Happy Nowruz! Here’s how to celebrate the Persian new year, no matter where you are

You might already be celebrating the first day of spring in your own informal way, but there’s another holiday that can help you ring in the season. The Persian New Year, Nowruz, occurs on the vernal equinox — the first day of spring — and it’s celebrated in countries all over the world. So learn how you can ring in spring in style by celebrating this day. Happy Nowruz!

Although Nowruz in 2018 officially occurs on March 20th, the United Nations named March 21st as International Nowruz Day in 2010. The U.N. chose to recognize this ancient festival that welcomes spring since it promotes peace and is celebrated in Asian and European countries, such as Afghanistan, Albania, Azerbaijan, India, Iran, Kazakhstan, Kyrgyzstan, Macedonia, Tajikistan, Turkey, and Turkmenistan.

But since Nowruz has been celebrated for more than 3,000 years by 300 million people worldwide, you don’t need to be in those countries to embrace the spirit of the holiday.

As Vox reported, people who celebrate Nowruz start preparing weeks ahead of time by cleaning their homes to start the New Year off right. With Nowruz upon us, you might be a bit late to do a full spring cleaning, but don’t worry — there are plenty of other (more fun) ways to celebrate the day. Like by creating your haft-sin, which is a table or area of objects that symbolize hopes for the New Year. The Obama family notably had a haft-sin when they celebrated Nowruz in the White House in 2015 and 2016.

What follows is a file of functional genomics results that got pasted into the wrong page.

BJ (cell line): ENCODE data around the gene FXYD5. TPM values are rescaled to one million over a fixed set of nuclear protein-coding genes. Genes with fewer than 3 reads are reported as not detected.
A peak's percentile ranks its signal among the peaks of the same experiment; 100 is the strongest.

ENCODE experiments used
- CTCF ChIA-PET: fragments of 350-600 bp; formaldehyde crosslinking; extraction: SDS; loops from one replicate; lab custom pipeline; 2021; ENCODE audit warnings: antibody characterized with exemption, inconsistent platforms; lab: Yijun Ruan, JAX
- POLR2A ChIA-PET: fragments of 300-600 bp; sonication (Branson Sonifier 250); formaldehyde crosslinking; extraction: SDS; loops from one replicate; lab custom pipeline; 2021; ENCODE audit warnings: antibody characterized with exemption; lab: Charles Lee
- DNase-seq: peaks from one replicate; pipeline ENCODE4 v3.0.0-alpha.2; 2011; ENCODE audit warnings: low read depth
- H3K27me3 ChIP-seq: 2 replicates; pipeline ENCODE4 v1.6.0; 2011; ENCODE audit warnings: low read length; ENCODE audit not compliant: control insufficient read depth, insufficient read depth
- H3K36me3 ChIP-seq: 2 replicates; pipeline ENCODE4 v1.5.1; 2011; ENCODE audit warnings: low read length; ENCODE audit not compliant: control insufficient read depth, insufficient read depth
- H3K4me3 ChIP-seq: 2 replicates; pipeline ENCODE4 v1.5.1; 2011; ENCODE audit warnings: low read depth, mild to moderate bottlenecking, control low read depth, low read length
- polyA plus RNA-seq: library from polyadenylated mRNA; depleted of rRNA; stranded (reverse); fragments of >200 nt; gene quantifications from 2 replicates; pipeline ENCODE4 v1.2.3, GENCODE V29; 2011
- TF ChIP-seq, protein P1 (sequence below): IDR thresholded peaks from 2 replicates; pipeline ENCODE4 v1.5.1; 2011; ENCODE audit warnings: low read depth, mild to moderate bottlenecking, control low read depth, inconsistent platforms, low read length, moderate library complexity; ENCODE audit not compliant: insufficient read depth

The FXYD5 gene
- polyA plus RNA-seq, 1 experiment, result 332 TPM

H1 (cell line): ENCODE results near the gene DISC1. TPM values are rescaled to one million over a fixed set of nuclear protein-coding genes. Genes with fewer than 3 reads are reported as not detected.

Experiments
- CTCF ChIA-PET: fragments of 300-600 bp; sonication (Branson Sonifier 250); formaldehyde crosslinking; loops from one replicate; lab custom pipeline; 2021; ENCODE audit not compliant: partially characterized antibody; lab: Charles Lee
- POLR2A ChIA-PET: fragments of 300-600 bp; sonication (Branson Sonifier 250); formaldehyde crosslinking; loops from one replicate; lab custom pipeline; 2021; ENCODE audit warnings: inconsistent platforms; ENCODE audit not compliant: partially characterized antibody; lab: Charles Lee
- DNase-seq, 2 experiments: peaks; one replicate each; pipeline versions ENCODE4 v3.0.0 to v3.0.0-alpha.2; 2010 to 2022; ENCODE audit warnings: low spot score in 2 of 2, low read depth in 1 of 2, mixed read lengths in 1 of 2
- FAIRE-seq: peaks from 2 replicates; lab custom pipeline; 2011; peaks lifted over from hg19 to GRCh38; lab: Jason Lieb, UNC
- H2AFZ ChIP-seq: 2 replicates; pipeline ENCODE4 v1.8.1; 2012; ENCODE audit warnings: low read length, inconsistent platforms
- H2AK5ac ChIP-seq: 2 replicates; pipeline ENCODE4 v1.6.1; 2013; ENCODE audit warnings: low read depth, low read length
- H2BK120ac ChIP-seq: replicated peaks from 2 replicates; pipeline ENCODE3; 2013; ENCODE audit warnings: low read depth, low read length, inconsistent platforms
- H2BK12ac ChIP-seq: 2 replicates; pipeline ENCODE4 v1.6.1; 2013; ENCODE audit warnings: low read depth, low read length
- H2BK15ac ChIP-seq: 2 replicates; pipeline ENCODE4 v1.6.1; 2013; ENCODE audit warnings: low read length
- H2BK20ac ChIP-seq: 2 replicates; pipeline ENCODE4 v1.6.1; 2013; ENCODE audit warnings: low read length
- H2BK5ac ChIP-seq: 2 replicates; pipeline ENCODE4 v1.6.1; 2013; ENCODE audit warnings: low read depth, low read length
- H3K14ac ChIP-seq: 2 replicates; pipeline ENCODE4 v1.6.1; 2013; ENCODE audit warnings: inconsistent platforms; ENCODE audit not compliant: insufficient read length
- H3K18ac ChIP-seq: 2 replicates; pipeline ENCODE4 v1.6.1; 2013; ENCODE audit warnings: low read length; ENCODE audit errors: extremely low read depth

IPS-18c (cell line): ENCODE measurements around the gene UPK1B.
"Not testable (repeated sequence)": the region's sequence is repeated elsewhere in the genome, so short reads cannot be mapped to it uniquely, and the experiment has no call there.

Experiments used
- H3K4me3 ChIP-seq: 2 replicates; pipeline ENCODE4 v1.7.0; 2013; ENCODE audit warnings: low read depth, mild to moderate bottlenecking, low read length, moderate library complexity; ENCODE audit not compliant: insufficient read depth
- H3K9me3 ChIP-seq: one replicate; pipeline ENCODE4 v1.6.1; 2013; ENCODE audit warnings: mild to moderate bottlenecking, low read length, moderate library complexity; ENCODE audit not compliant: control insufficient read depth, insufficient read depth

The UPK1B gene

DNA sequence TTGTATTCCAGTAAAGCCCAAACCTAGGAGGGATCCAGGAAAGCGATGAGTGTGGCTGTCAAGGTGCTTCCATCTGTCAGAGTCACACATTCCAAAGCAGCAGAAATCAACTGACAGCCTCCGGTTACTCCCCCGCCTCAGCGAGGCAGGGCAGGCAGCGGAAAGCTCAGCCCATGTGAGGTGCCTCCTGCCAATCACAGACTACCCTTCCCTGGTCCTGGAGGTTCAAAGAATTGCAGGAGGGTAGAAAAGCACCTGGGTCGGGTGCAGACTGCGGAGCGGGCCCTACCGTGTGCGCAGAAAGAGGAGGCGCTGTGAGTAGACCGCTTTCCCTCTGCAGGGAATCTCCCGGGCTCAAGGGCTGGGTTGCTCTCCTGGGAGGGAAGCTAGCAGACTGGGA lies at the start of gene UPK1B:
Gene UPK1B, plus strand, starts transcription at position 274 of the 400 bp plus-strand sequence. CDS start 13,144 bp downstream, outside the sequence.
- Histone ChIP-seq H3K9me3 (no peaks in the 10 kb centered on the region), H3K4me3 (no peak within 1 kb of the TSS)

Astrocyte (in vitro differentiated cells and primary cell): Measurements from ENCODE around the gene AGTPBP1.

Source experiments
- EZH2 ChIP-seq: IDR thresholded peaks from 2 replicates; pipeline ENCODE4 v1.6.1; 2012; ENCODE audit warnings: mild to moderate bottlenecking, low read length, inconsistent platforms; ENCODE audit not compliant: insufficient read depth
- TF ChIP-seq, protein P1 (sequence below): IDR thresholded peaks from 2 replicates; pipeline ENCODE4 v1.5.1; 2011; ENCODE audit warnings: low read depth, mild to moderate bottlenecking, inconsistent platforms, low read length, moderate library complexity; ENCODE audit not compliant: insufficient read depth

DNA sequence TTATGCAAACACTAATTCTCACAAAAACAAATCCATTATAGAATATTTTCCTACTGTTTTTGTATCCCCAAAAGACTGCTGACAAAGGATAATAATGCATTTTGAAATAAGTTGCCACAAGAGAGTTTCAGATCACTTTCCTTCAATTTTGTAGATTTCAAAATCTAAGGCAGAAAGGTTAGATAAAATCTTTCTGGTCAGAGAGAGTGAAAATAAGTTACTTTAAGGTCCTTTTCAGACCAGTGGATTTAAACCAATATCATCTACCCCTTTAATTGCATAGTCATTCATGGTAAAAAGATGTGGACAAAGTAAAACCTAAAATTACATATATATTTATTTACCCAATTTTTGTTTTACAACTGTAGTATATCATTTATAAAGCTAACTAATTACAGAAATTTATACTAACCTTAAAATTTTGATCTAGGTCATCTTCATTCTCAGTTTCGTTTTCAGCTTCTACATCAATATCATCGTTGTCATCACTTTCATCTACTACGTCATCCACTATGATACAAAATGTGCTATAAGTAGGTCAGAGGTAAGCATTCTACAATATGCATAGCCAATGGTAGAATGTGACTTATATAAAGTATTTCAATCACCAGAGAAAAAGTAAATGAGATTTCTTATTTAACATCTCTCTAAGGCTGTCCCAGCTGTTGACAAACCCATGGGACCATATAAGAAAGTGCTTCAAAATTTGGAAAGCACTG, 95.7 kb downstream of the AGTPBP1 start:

As NPR explained, the haft-sin always includes seven items that all begin with an S — sabzeh (sprouts for rebirth), samanu (sweet pudding for fertility), seeb (apple for beauty), seer (garlic for health), sekeh (coins for wealth), serkeh (vinegar for patience), and sonbol (hyacinth for spring).

Beyond your haft-sin, you could also prepare Persian meals — in particular, sabzi polo ba mahi, which is the main meal of Nowruz. We also wouldn’t judge if you decided to go out and order this at a Persian restaurant. Just make sure your meal is full of family and friends — and that you reflect on the New Year.

And as you join millions around the world in feasting for Nowruz, make sure you say the “Happy Nowruz” New Year greeting — “Norooz Mobarak!”

So even if it doesn’t feel like spring in many places across the U.S. right now, celebrate Nowruz to welcome this season that’s all about peace, rebirth, and growth. Because spring really is here no matter the weather outside. Happy Nowruz — Norooz Mobarak!